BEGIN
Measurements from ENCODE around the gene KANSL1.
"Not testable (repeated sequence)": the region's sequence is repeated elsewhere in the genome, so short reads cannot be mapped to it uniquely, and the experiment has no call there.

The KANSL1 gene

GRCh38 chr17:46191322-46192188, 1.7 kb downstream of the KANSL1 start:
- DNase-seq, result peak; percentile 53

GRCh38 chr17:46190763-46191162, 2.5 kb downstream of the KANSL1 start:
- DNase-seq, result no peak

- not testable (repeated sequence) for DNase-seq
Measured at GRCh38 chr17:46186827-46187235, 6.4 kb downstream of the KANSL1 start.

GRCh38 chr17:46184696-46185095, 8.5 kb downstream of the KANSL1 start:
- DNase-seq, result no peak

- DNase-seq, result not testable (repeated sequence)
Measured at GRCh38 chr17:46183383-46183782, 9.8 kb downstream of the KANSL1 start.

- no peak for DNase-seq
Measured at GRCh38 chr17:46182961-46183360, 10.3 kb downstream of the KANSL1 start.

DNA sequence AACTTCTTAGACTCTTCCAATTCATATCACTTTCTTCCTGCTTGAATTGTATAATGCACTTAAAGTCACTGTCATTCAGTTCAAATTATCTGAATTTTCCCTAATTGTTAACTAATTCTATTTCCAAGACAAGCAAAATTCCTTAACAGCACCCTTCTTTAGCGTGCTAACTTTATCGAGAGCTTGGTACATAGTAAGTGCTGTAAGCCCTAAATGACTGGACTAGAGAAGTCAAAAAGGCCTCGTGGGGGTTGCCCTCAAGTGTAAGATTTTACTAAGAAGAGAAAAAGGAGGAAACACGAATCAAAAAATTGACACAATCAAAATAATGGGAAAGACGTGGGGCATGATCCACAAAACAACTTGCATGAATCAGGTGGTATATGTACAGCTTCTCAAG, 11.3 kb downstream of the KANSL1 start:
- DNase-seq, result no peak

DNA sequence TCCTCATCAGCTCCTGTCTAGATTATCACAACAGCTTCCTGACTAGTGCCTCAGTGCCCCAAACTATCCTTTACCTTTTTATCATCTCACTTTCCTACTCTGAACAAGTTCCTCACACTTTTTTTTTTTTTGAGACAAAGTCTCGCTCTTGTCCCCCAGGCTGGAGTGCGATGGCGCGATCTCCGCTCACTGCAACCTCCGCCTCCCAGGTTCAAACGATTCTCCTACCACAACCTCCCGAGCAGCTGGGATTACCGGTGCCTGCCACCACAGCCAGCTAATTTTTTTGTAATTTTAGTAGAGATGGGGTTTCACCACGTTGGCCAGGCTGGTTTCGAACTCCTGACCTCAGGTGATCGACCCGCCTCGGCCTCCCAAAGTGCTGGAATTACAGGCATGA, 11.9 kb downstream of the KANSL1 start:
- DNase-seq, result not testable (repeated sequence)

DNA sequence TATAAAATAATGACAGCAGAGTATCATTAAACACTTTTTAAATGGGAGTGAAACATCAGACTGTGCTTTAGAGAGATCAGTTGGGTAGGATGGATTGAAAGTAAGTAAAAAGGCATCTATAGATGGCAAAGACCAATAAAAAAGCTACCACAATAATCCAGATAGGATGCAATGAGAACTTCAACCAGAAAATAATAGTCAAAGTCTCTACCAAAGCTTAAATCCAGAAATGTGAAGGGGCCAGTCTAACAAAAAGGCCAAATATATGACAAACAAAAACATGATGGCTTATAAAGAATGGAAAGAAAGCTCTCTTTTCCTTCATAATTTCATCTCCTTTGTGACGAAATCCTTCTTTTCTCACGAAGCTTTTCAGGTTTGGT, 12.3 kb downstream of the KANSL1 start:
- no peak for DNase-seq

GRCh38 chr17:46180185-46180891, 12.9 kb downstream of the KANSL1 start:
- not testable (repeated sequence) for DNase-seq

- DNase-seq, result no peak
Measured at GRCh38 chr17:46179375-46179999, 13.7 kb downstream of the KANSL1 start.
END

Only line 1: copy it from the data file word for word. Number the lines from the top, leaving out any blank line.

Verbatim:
Measurements from ENCODE around the gene KANSL1.